Yesterday I attended the Midwest Compliance Symposium, a training conference for creditors, hosted by Delta Outsource Group and CBE Companies. One of the sessions featured a “fireside chat” (sans the fire) with John Bedard and Sergei Lemberg, of Lemberg Law, a consumer attorney. Here’s what was said, expressed in excerpts (not 100% verbatim), in a Q and A format.

Bedard: How do you find your clients?

Lemberg: I spend approximately $50,000 per month on online advertising to buy keywords (including terms such as debt attorney and harassing phone call).

Bedard: Do you advertise using the names of debt collectors?

Lemberg: I used to, but I stopped buying pay-per-click ads using names of debt collectors a few years ago. I just didn’t like the vibe of it. I still also use videos, and we have an app, though it’s less successful than I had hoped – we still have about 25,000 members.

Bedard: Do you actually talk with the clients you represent?

Lemberg: Yes, several humans talk with the consumers we represent. We have a multi-step process that includes 1) intake with a paralegal, 2) online sign up, 3) talk with an intake supervisor, 4) talk with a litigation paralegal, 5) speak with an attorney (or maybe just communicate by email, if I don’t need further clarity – but I give my attorneys leeway to make their own decisions about this).

We also ask for screenshots or a voicemail recording of calls, as well as certainty about revocation, if that is involved.


Midwest Compliance Symposium - Lemberg and Bedard - photo by Stephanie Eidelman

Bedard: How many of your cases end up in law suits, and can you tell us about how you proceed?

Lemberg: We send demand letters first. About 25% end up in law suits.

Some simply ignore the letters.

Sometimes there is a disagreement – a consumer says x happened; defendant says y happened. Those cases will get filed as long as the plaintiff is believable.

Sometimes the company won’t share call recordings; sometimes they do. If the evidence rebuts our client’s claim, the case is dropped. If the evidence rebuts the claim, but we notice another actionable claim, we will send a new demand based on that claim.

People come to us because they are pissed or don’t know where to turn. That’s about 95%. Some are “case fishers”… you can tell who those are. I don’t want those cases.

Bedard: How many demands/law suits do you file?

Lemberg: We file about 250 pre-suit demands per month, and about 50-60 lawsuits per month. About 65% of the time cases are settled.

Bedard: How do you determine what amount to demand?

Lemberg: No defendant will settle a case for 100 cents on the dollar. So we try to find a middle ground that’s reasonable and appropriate but doesn’t make defendants want to run to court.

Bedard: How do you charge your clients?

Lemberg: We don’t earn anything unless we win. We eat what we kill.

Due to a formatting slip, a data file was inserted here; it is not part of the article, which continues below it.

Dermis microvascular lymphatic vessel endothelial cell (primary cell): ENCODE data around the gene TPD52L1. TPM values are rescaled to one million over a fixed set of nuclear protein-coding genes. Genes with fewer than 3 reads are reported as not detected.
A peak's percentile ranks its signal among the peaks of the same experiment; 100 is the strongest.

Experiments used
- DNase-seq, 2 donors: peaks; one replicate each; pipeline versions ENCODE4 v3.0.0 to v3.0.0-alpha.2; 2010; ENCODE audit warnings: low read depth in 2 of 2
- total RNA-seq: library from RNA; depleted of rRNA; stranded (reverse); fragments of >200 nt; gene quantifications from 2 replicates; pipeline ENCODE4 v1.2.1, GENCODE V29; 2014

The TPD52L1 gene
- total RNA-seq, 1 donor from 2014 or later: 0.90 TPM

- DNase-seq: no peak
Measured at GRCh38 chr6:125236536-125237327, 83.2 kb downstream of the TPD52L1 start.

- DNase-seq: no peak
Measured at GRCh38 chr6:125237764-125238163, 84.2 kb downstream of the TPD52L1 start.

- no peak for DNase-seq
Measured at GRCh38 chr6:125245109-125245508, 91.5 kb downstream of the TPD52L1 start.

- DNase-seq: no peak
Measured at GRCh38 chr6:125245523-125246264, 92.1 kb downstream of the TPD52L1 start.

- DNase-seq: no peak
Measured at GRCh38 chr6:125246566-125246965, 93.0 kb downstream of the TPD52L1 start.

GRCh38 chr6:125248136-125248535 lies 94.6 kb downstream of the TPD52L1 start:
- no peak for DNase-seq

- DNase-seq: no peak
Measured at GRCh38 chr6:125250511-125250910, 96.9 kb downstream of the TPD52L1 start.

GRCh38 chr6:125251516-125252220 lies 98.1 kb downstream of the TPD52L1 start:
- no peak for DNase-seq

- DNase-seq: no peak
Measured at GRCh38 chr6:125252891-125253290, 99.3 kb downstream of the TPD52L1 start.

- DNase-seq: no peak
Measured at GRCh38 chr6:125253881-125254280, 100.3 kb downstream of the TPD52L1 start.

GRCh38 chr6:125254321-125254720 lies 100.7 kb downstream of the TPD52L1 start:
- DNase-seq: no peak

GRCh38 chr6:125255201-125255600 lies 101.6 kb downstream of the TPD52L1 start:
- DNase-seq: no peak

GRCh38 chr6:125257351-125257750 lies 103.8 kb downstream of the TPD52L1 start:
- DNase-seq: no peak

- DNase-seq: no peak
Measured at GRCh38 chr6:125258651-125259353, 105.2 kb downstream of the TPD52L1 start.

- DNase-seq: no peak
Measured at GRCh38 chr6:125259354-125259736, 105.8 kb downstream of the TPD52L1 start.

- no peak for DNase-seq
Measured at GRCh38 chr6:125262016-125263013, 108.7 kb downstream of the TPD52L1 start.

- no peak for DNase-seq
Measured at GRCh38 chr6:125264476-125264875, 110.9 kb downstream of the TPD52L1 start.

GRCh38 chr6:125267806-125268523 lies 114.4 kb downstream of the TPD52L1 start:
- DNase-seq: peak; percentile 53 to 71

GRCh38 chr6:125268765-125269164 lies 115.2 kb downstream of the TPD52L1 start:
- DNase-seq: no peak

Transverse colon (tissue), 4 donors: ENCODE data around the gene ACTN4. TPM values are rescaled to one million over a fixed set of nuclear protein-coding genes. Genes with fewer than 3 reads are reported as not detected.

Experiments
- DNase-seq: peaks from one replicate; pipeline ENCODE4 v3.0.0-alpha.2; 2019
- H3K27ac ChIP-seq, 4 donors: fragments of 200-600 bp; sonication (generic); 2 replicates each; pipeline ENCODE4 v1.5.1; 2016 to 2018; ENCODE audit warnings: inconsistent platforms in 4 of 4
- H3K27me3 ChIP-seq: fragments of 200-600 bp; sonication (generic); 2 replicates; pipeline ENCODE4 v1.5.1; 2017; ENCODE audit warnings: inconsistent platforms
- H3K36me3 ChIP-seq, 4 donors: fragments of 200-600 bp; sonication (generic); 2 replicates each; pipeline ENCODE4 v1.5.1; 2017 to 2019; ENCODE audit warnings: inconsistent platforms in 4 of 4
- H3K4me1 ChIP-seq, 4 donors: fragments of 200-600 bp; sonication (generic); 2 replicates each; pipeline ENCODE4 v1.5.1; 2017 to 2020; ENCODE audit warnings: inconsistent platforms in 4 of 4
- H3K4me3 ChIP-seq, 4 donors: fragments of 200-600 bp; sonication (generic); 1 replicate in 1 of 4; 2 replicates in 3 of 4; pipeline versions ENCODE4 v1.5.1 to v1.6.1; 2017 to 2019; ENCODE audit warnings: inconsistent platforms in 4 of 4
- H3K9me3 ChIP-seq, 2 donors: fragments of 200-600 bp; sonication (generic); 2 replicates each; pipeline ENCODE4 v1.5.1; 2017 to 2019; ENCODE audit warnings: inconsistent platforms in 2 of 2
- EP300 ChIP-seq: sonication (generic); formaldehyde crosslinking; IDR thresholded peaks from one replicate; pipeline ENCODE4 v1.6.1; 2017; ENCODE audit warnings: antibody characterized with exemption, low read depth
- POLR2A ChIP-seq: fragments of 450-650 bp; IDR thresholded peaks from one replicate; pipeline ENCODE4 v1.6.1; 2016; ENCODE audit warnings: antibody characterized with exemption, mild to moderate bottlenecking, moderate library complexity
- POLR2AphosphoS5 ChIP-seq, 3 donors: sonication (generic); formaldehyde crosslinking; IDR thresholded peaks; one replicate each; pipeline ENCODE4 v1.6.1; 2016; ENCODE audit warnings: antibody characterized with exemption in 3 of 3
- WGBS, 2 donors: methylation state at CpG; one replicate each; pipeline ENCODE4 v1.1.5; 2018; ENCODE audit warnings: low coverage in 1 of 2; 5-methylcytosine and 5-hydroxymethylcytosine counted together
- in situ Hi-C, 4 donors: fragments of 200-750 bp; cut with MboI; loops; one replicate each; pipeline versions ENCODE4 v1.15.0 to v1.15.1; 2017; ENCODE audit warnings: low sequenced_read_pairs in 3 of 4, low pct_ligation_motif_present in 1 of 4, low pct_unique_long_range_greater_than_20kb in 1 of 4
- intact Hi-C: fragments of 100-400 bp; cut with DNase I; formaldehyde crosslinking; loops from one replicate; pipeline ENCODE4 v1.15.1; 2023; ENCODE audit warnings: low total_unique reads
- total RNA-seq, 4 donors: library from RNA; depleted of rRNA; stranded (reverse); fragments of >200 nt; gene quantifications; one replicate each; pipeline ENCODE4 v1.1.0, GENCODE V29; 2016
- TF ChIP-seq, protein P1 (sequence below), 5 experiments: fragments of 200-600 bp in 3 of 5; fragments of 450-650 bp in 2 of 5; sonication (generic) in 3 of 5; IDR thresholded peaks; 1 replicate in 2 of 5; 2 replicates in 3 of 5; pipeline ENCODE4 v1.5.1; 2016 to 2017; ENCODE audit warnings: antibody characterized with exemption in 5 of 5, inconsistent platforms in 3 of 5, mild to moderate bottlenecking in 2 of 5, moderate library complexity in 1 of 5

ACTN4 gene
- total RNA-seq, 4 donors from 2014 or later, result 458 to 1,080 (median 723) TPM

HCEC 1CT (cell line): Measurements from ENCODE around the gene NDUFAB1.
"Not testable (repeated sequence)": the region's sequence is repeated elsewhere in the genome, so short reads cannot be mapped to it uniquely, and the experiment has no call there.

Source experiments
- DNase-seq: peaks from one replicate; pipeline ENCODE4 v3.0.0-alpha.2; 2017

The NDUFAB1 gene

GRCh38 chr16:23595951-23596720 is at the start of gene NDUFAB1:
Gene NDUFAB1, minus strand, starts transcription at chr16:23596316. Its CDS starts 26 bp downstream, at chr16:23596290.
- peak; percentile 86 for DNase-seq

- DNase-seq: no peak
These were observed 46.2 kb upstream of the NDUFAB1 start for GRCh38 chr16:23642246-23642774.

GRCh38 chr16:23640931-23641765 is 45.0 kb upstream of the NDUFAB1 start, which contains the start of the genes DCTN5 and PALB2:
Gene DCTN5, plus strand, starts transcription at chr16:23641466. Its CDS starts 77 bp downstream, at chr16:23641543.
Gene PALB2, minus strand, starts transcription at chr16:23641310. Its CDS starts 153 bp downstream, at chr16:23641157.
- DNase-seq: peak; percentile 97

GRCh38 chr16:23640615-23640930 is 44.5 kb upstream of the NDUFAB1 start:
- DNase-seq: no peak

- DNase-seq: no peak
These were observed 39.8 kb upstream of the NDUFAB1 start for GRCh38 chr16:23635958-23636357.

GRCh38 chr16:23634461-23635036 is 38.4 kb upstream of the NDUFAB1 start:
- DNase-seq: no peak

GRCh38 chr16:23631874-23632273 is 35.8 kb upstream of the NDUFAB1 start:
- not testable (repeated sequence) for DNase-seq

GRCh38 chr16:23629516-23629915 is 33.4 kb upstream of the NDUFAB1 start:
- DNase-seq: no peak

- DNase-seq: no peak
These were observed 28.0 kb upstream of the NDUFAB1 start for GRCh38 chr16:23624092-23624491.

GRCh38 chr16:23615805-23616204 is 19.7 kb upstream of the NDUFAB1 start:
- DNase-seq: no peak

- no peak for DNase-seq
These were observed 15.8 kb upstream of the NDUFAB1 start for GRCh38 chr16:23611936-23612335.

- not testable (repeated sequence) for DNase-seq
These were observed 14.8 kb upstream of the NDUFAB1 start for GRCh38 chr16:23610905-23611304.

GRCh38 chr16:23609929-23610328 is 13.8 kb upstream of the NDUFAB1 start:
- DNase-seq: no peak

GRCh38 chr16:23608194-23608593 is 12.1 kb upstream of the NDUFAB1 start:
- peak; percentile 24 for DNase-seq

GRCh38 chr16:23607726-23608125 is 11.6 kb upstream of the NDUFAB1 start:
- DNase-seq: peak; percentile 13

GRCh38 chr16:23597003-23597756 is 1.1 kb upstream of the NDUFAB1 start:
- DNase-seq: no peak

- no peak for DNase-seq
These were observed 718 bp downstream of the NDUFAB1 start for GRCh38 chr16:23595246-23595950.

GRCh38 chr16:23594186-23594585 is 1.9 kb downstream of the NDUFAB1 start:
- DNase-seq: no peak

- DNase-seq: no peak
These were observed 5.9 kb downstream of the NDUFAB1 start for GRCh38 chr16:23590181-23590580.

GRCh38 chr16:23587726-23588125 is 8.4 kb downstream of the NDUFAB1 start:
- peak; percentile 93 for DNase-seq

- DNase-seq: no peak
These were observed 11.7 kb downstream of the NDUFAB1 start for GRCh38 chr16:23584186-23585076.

Bedard: What happens to your expenses when you lose a case?

Lemberg: We write off expenses when we don’t win. Clients are not out of pocket – except when they have been deceptive – then we will bill them.

Bedard: Do you tell people not to pay their debts?

Lemberg: I don’t get involved in the debt… unless I am hired to represent someone on a debt collection matter. There are just too many variables.

Bedard: Do you encourage people to complain to the government?

Lemberg: No, we don’t encourage people to file complaints.

Bedard: Do you have relationships with Attorneys General or other authorities?

Lemberg: There was a time when we had a relationship (a brief 6 month stint) with an app called PrivacyStar. I think they sent complaints directly to the CFPB or FCC. But not any longer.

Bedard: What effect will proposed rules have on the industry and your business?

Lemberg: I don’t know, folks. I’m just sitting here enjoying the here and now. I really don’t know what will happen.

Bedard: Do you file claims in “grey” areas?

Lemberg: I kind of like uncertainty because it allows for banks and collectors to do what they want to do, and it allows us to do what we want to do.

Bedard: What would you do if you weren’t a consumer lawyer?

Lemberg: I don’t know… I’d take photographs… pick vegetables… I’d develop hobbies.

Bedard: What do you like least about being a consumer lawyer?

Lemberg: Here’s an example – yesterday I drove two hours each way to a hearing for a case. It didn’t go my client’s way and they were very upset. I don’t like the often thankless, entitled segment. People expect things you can’t always deliver and they don’t appreciate what you do for them.

Bedard: The CFPB boasts about how much they recover for consumers. How much have you recovered?

Lemberg: I’m really not sure… I’m guessing $15 million. I think the CFPB boasting is a bunch of *&#$. They get hundreds of thousands of complaints. If they gave those to me, I’d get action and recover money for those people.

Bedard: How do folks beat you?

Lemberg: I think smart lawyers find opportunities to make a point, but you can’t be aggressive in all cases. Find the right jurisdiction and the right judge, and make a point with that judge… because they’ve been before that judge and know what will appeal to them. It’s not a replicatable strategy, but it’s effective.

Bedard: Have you thought about defending creditors?

Lemberg: Yeah, in retirement. I like what I do, but I’m not politically attached to it.

Bedard: Is there anyone you won’t sue?

Lemberg: No. I’m an equal opportunity “suist.” I take particular delight in suing a defendant where the attorney is clearly trying so hard to make a point, thinking I won’t ever try to sue them again. Well, I will, and here it is.

Bedard: What advice would you offer to collectors?

Lemberg: Don’t piss people off. When you’ve reached the wrong person, apologize, stop, document the call, and make sure you take responsibility for going to your supervisor and get the number removed from the dialer.


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